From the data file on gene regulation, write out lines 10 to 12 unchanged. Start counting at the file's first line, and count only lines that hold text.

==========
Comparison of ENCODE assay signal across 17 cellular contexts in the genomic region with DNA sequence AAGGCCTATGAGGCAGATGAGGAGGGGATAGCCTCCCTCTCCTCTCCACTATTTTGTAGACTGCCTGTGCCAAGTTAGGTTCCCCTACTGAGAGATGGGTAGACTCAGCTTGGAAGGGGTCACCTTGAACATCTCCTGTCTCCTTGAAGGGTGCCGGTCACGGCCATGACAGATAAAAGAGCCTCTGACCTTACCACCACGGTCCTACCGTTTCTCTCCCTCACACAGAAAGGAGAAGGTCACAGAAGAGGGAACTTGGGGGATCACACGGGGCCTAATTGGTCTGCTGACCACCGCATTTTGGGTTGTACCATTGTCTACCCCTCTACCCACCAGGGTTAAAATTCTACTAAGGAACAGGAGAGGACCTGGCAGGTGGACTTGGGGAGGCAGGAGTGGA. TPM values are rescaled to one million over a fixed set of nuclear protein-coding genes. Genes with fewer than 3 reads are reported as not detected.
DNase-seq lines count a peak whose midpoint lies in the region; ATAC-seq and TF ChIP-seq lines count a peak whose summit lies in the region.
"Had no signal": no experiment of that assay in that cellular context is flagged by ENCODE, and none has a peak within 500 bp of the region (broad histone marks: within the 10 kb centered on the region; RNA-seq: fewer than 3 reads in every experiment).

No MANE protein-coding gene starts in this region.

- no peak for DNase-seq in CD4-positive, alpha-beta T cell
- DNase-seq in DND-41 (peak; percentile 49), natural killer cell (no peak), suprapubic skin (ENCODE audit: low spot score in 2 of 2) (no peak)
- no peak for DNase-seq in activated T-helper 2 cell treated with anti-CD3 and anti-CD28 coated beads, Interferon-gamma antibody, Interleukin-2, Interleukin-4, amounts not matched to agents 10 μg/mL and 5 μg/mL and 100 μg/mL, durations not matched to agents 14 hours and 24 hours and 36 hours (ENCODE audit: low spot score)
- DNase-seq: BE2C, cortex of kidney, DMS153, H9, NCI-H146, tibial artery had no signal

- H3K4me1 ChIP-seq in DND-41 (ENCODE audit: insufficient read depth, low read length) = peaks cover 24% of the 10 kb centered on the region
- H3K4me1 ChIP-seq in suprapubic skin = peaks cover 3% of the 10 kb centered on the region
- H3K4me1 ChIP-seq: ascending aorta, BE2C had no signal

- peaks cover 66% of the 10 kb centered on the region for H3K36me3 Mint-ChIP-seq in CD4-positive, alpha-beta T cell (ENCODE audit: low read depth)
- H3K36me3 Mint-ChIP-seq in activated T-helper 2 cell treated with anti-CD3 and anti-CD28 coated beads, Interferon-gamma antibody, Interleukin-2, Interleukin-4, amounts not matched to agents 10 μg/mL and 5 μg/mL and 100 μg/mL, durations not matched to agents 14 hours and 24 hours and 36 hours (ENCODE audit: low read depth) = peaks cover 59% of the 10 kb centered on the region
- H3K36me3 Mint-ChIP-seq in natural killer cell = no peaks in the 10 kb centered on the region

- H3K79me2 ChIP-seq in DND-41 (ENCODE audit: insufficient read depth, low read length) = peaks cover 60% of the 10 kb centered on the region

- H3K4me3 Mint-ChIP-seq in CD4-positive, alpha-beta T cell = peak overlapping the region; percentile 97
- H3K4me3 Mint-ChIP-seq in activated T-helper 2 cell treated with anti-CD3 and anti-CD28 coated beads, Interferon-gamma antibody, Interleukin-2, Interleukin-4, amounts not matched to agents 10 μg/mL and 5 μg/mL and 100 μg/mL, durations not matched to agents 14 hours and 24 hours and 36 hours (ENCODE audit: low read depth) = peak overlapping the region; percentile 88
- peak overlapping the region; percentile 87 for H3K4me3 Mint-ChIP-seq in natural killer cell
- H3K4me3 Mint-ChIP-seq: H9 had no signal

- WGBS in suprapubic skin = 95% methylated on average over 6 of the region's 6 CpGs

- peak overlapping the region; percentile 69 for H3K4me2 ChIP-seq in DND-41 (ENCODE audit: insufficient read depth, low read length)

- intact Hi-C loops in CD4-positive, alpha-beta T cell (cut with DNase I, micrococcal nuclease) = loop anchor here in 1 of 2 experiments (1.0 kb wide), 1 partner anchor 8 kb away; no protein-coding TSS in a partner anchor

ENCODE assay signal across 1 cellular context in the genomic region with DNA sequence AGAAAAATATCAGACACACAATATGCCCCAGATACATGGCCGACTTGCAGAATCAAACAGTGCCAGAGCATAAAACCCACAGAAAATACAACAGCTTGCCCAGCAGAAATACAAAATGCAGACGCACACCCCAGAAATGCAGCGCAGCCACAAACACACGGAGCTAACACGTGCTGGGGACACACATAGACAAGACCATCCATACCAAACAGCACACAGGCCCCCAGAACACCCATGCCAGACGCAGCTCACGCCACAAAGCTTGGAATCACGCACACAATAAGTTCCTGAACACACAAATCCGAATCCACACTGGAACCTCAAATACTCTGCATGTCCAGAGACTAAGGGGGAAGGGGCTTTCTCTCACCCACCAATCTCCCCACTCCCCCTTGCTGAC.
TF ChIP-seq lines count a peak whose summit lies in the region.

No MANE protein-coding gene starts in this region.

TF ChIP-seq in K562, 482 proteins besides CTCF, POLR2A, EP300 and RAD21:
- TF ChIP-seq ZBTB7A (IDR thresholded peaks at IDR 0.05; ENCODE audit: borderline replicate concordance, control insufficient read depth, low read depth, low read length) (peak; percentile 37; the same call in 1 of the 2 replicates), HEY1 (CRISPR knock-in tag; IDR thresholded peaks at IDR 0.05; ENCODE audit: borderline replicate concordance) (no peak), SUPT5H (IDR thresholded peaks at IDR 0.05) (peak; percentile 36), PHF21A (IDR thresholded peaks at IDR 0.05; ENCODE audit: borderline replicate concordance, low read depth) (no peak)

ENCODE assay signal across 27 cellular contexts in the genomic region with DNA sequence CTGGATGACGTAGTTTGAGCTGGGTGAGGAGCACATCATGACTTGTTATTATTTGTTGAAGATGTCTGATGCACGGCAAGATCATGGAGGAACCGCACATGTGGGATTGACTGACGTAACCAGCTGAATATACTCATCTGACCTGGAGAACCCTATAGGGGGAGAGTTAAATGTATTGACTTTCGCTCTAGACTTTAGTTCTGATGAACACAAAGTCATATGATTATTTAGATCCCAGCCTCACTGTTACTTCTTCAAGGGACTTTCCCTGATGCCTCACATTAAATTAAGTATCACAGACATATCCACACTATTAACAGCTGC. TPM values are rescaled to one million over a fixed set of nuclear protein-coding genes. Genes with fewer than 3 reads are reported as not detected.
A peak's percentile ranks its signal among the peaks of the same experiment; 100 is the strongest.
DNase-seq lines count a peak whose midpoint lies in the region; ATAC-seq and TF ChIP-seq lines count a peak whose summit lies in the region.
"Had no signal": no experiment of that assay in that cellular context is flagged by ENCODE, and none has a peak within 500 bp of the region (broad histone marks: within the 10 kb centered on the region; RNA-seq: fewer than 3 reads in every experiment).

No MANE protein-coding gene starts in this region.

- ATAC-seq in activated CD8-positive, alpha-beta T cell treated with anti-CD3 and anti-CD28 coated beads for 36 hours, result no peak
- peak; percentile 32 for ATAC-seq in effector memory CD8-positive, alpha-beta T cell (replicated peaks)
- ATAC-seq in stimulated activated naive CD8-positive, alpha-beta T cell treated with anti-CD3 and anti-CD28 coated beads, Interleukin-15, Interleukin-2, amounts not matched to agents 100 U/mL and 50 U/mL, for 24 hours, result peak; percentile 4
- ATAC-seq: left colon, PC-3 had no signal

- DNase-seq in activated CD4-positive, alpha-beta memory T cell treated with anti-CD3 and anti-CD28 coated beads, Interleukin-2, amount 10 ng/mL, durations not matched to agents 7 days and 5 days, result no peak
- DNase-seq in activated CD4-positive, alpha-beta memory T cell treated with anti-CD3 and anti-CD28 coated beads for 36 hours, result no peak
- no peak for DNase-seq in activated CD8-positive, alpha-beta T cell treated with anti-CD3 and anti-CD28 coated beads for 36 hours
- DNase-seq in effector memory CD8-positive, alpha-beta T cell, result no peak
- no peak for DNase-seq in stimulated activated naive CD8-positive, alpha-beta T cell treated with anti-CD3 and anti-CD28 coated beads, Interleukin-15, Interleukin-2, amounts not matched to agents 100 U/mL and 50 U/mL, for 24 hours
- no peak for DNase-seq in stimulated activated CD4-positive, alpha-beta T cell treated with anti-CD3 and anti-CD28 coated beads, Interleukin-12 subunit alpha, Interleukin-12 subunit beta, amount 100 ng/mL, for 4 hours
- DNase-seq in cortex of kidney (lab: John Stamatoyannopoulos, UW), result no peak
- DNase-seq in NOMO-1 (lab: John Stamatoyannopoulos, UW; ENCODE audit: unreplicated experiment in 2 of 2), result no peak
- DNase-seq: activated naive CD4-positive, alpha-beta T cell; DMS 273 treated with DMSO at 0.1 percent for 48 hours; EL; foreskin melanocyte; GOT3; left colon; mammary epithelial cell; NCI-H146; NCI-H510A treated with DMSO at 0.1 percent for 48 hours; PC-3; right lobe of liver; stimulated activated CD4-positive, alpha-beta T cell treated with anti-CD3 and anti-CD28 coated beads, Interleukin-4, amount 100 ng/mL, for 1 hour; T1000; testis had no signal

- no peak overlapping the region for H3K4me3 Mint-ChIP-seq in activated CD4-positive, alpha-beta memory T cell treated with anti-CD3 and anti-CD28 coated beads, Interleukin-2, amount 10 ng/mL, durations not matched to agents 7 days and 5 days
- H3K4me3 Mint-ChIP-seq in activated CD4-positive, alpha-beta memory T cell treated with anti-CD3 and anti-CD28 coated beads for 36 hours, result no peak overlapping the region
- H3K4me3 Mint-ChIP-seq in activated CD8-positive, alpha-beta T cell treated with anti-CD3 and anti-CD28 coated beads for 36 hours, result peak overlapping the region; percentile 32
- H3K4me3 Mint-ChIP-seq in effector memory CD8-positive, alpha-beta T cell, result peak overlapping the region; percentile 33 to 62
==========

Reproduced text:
- H3K4me1 ChIP-seq in suprapubic skin = peaks cover 3% of the 10 kb centered on the region
- H3K4me1 ChIP-seq: ascending aorta, BE2C had no signal

- peaks cover 66% of the 10 kb centered on the region for H3K36me3 Mint-ChIP-seq in CD4-positive, alpha-beta T cell (ENCODE audit: low read depth)